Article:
Documentation of the crime scene starts with the first responder and does not conclude until the scene is released and the evidence has been impounded.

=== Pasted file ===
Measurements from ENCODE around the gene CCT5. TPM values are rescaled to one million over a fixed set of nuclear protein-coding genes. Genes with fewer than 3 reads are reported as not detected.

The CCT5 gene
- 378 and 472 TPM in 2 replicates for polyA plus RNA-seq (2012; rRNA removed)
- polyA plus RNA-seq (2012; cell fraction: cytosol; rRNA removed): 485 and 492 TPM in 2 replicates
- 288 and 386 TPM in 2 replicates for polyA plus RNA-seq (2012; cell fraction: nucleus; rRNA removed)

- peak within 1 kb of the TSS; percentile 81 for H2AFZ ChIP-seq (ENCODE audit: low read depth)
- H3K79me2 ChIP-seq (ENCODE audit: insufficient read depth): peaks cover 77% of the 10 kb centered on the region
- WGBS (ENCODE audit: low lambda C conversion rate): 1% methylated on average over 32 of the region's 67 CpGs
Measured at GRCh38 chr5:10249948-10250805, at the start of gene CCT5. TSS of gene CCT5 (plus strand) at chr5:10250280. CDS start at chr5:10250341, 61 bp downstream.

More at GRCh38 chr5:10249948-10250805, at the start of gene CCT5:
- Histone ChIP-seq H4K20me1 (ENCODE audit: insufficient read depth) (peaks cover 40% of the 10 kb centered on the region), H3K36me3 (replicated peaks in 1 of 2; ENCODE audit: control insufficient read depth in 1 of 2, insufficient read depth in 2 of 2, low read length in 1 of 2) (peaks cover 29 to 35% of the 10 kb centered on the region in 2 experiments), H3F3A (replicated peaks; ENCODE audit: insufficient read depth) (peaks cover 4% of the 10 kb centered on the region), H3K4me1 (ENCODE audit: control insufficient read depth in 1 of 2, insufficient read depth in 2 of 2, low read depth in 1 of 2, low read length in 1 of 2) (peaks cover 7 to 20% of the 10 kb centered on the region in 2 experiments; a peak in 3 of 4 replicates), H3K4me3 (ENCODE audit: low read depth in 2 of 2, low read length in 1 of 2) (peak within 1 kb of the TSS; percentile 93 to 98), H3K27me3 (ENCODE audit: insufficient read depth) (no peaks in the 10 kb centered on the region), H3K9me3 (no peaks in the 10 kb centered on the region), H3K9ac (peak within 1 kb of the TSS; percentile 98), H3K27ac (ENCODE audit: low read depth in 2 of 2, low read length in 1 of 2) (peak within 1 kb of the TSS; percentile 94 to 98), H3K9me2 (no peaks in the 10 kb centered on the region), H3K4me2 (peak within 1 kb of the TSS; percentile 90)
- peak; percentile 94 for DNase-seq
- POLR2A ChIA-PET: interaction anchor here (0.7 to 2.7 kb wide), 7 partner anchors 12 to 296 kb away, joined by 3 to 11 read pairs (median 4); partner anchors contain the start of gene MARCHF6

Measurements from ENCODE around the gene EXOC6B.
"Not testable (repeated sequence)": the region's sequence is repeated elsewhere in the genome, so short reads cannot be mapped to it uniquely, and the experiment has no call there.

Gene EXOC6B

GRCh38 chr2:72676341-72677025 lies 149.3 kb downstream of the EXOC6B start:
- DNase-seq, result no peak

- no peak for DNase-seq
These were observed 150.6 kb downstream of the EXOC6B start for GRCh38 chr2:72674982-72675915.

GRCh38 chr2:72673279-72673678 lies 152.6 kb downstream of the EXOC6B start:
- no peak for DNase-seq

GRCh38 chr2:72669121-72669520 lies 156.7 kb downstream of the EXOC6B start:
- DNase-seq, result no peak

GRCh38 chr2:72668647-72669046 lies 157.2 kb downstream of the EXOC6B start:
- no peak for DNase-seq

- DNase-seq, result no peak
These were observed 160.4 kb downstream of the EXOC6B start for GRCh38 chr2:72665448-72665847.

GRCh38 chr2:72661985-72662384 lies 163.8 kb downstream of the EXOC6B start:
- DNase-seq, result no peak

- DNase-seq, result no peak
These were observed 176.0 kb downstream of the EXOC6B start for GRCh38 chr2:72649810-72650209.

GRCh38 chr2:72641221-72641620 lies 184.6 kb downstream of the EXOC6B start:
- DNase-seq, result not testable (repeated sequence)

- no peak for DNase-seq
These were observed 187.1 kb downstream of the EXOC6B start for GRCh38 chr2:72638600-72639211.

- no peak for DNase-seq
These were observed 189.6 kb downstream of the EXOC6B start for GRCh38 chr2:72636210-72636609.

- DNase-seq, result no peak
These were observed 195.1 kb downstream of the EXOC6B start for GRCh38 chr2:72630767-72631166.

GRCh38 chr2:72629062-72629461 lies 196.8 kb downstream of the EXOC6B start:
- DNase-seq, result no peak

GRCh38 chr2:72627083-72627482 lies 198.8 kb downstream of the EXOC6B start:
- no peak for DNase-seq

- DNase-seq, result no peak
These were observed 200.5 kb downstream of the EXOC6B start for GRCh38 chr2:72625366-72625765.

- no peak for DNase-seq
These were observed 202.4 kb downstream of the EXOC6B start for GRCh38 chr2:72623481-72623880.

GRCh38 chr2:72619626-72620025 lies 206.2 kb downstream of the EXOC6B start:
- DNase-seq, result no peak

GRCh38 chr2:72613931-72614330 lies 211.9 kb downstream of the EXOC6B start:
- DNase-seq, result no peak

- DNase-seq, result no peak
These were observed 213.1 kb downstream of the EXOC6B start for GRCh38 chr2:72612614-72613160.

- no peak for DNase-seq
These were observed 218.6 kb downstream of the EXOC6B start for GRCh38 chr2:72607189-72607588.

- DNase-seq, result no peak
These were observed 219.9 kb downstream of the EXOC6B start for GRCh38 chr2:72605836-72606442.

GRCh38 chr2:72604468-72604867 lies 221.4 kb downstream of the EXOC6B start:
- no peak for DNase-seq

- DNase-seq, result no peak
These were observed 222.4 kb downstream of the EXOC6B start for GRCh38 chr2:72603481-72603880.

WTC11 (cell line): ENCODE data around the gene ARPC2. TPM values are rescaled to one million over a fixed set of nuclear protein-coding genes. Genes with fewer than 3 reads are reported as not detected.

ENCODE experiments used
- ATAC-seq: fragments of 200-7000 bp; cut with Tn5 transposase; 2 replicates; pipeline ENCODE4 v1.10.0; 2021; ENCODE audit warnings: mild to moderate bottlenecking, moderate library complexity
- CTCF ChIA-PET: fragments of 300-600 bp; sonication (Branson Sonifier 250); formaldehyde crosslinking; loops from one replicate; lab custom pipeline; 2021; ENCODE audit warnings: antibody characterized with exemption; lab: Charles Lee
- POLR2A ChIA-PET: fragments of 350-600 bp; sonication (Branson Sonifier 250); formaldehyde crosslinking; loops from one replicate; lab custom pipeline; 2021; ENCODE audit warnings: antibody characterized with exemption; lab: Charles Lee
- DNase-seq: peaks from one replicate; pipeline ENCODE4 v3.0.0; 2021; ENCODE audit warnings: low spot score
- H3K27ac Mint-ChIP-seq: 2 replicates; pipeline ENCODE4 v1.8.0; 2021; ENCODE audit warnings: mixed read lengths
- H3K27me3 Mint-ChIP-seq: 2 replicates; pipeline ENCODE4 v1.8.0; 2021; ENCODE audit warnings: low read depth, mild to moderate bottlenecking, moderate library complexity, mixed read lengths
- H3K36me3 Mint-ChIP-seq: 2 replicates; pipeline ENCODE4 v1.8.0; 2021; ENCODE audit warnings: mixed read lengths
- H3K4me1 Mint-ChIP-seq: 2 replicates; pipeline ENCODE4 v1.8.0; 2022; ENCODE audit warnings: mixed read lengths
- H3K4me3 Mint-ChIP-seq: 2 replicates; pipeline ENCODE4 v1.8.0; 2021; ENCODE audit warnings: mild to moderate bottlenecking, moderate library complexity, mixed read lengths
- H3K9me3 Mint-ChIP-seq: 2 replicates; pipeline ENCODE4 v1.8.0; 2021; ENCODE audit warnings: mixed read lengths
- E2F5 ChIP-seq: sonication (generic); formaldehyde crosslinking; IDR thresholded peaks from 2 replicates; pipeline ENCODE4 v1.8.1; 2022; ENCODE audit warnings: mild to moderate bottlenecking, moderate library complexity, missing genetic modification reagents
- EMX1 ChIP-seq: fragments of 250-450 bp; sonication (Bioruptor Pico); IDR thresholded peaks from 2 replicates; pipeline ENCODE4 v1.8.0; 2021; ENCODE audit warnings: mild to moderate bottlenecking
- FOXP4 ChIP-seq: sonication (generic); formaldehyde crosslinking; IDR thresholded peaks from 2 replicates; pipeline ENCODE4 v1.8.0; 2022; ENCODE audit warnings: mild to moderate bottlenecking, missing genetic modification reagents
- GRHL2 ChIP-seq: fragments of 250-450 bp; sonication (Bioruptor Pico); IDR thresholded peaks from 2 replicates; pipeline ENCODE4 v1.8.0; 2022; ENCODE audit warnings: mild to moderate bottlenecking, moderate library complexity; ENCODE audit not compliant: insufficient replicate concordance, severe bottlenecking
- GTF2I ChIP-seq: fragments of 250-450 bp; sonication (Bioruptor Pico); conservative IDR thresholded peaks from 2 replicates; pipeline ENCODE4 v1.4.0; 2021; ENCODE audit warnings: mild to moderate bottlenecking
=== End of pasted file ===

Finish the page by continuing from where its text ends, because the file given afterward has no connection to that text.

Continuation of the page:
Physical evidence comes in all shapes and sizes, and there are multiple search patterns that are used to identify evidence. These patterns include line/strip search (used by one or two investigators who walk in straight lines across the crime scene) this method is best used in scenes where the boundaries are well established because the boundaries dictate the beginning and end of the search lines, grid search (two or more people who perform overlapping line searches forming a grid) is best used when boundaries are well established, spiral search (investigator moves in an inward spiral from the boundary to the center of the scene or in an outward spiral from the center to the boundary of a scene) is good when the searcher is moving from an area light in evidence to an area that has more evidence, wheel/ray search (several people move from the boundary straight toward the center of the scene (inward) or from the center straight to the boundary (outward)) is not preferred because areas in-between are not being searched, and quadrant/zone search (the crime scene is divided into smaller sections (zones or quadrants) and team members are assigned to search each section; each of these sections can be subdivided into smaller sections for smaller teams to search thoroughly) is best for large areas. Notes, photographs and sketches are the three methods for crime-scene recording. The notes should start by identifying the person who contacted the investigator, the time of the contact, and any preliminary information disclosed, including the case number. When the lead investigator arrives, the note-taker should record the date and time of arrival, which is present, and the identities of any other personnel who are being contacted. If others are being contacted their names, titles, and